Iran’s Environmental Challenges

June 26, 2018 - 3:00 pm

Washington, DC
Environmental degradation has become a major issue in Iran. It is a source of economic hardship, ill health, social disruption and recent political protests. Climate change has been a factor in this deterioration but so has mismanagement of the country’s once ample natural resources. The Atlantic Council's Future of Iran Initiative invites you to a discussion of Iran’s environmental challenges and the launch of a new paper, Environmental and Wildlife Degradation in Iran, by David Laylin, an ecologist with extensive personal ties and experience in rural Iran.

The discussion will be held June 26, 2018 from 3:00 to 4:30 pm at the Atlantic Council. The event is open to press and on the record. 

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Atlantic Council
1030 15th Street NW, 12th Floor (West Tower Elevator) 
Washington, DC 

This event is open to press and on the record. 

VISITING THE COUNCIL: Metro and parking info


A conversation with:

David Laylin

Susanne Schmeier
Senior Lecturer
IHE Delft

Glenn Schweitzer
Director, Office for Central Europe and Eurasia
   The National Academies of Science, Engineering and Medicine

Moderated by:

Barbara Slavin
Director, Future of Iran Initiative
Atlantic Council


David Laylin is an ecologist with extensive personal ties and experience in rural Iran both before and after the 1979 revolution. He has promoted US-Iran scientific information exchanges leading to improved wetland conservation and water management practices in Iran, with a particular focus is on the Helmand/Hirmand River and challenges to the Hamoun wetlands.
Susanne Schmeier
is a senior lecturer in water law and security at IHE Delft in The Netherlands. Until recently, she worked at the Gesellschaft für internationale Zusammenarbeit (GIZ), the German development cooperation agency, coordinating GIZ’s trans-boundary water management portfolio and managing GIZ’s water, energy and food security program. In this capacity, she has developed GIZ’s engagement on water management with Iran since 2015. She has worked with a number of international organizations, governments and river basin organizations on water resources management, water security and international environmental issues. She holds a PhD in water resources governance and an LLM in international environmental law.

Glenn E. Schweitzer is director of the Office for Central Europe and Eurasia at the National Academies in Washington. Schweitzer was the first science officer stationed at the US Embassy in Moscow from 1963 to 1966. In 1994, he was appointed the first executive director of the International Science and Technology Center in Moscow, an intergovernmental organization that provided support for redirection of former Soviet weapon scientists to civilian research endeavors. In 1999, Schweitzer began facilitating cooperation between the US National Academies and the Iranian Academies of Sciences and Medicine, Iranian universities, and other research centers in Iran. In 2010 his book, “US-Iran Engagement in Science, Engineering, and Health (2000-2009): Opportunities, Constraints, and Impacts,” was published in English and Farsi. His latest book, “US-Iran Engagement in Science Engineering, and Health (2010-2016): A Resilient Program but an Uncertain Future,” was published in 2017. Schweitzer has bachelor and master degrees in engineering and considerable experience in addressing environmental issues as a senior EPA official.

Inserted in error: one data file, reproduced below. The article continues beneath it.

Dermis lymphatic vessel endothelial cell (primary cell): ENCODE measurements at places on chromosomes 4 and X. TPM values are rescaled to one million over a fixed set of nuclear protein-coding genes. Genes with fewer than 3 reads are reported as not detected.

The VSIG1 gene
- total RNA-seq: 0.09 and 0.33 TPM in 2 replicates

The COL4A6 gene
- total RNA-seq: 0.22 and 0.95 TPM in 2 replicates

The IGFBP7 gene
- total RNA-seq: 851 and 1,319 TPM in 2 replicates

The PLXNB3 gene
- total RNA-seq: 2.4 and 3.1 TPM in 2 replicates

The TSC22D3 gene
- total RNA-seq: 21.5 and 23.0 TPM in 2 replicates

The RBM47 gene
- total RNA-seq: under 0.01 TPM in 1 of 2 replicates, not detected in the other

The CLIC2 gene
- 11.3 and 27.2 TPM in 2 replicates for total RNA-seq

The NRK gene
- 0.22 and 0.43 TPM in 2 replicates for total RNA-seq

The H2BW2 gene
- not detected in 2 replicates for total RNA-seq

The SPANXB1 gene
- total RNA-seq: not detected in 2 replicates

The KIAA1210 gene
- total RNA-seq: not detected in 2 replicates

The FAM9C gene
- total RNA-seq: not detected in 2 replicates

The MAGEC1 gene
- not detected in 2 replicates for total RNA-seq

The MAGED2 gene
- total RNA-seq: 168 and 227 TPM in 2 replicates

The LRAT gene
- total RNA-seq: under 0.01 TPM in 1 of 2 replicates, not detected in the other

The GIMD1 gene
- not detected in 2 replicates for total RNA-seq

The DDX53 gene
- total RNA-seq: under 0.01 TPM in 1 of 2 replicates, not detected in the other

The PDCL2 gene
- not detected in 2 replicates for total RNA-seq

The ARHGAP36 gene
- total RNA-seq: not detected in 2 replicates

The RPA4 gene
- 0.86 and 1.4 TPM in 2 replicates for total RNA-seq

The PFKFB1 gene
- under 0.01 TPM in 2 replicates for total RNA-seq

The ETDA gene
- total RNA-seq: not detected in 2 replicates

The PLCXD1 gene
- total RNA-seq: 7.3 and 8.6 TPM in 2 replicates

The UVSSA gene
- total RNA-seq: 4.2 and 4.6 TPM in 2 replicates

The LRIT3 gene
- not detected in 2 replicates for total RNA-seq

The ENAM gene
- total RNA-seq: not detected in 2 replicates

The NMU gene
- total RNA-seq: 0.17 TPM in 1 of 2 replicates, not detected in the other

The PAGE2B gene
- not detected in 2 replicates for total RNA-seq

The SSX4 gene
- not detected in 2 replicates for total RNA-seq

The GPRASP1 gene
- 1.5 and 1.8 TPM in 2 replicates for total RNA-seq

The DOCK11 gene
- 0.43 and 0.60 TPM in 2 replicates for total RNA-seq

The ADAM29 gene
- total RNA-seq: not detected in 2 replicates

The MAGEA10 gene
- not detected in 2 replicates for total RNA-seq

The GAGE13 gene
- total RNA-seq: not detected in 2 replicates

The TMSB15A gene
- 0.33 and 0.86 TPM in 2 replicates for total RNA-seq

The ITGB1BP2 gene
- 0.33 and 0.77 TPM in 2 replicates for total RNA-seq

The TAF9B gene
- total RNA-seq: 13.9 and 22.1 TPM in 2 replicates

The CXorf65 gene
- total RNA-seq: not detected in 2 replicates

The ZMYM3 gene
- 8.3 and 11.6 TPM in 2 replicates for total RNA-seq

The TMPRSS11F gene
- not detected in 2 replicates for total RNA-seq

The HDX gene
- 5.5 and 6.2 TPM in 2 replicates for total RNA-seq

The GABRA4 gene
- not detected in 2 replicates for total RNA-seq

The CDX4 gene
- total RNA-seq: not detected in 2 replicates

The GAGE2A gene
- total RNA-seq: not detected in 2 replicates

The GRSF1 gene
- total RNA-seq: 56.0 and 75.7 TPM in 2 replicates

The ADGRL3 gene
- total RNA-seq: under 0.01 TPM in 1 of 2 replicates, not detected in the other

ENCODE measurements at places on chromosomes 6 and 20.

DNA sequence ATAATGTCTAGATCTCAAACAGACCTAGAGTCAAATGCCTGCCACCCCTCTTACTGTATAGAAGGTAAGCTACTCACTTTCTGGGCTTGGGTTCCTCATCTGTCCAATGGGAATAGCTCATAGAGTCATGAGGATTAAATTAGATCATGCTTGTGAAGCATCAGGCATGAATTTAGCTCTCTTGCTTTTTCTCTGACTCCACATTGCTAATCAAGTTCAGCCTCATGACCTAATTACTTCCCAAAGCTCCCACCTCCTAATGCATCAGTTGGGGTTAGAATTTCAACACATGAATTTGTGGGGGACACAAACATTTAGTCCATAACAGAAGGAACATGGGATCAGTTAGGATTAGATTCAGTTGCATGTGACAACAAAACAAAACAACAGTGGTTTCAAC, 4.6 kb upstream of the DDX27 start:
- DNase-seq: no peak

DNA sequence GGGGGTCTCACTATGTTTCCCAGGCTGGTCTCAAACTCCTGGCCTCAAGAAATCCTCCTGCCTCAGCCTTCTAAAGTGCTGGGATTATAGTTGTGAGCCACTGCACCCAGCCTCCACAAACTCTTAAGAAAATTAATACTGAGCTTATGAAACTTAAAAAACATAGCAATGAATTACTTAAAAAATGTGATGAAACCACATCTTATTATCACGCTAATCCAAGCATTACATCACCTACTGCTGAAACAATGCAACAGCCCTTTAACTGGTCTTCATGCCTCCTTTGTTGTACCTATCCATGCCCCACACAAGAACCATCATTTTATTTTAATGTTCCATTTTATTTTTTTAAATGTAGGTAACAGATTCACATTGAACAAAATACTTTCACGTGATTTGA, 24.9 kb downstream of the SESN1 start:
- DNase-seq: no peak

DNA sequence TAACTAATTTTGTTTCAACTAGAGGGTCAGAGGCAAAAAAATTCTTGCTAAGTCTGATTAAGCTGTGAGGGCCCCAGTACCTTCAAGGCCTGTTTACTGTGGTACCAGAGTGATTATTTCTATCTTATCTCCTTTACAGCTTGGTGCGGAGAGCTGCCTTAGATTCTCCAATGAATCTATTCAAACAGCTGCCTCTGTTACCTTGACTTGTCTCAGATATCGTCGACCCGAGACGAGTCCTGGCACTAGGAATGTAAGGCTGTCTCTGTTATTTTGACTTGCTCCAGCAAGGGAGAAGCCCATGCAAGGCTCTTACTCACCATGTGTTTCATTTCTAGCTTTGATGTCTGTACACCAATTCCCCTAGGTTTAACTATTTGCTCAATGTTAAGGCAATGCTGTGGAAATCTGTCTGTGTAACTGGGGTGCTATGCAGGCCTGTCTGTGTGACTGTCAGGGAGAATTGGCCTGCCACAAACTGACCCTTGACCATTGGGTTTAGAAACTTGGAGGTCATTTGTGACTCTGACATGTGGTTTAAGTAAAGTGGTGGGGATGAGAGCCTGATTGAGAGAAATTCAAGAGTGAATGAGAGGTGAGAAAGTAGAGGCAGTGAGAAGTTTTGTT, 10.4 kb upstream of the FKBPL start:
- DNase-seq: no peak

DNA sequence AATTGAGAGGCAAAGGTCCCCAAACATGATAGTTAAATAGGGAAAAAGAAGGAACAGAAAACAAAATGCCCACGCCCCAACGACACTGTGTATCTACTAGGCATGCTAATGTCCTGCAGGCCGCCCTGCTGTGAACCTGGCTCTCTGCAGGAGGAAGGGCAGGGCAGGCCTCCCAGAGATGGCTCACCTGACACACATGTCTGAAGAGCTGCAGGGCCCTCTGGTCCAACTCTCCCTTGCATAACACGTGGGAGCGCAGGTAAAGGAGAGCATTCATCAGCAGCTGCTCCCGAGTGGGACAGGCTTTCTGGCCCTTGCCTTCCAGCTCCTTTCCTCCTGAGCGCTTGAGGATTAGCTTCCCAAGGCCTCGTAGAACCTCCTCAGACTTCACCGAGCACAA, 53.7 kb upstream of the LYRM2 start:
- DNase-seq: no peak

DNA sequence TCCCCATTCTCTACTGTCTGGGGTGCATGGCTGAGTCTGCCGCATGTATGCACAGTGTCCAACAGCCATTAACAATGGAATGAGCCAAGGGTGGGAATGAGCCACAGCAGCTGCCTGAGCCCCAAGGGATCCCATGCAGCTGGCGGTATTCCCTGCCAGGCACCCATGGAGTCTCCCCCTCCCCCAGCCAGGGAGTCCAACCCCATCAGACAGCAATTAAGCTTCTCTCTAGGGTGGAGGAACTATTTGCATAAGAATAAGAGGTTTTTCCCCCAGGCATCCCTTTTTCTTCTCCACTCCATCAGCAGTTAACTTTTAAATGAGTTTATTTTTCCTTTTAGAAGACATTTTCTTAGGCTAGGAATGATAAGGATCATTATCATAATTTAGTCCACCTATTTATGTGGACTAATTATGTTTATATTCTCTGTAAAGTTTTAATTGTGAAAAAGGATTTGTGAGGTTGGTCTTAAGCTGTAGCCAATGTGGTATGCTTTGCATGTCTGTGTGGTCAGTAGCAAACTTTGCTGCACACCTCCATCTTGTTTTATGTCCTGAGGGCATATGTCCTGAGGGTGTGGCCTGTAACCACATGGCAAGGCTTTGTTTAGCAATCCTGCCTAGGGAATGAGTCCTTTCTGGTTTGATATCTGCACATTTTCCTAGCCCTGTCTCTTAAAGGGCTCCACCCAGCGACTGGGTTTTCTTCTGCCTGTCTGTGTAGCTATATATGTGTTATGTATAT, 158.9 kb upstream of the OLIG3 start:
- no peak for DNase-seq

Barbara Slavin is the director of the Future of Iran Initiative at the Atlantic Council and a columnist for, a website devoted to news from and about the Middle East. The author of Bitter Friends, Bosom Enemies: Iran, the US and the Twisted Path to Confrontation (2007), she is a regular commentator on US foreign policy and Iran on NPR, PBS, and C-SPAN.A career journalist, Slavin previously served as assistant managing editor for world and national security of the Washington Times, senior diplomatic reporter for USA TODAY, Cairo correspondent for the Economist, and as an editor at the New York Times Week in Review. She has covered such key foreign policy issues as the US-led war on terrorism, policy toward "rogue" states, the Iran-Iraq war, and the Arab-Israeli conflict. She has traveled to Iran nine times. Slavin also served as a public policy scholar at the Woodrow Wilson International Center for Scholars, where she wrote Bitter Friends, and as a senior fellow at the US Institute of Peace, where she researched and wrote the report Mullahs, Money and Militias: How Iran Exerts Its Influence in the Middle East.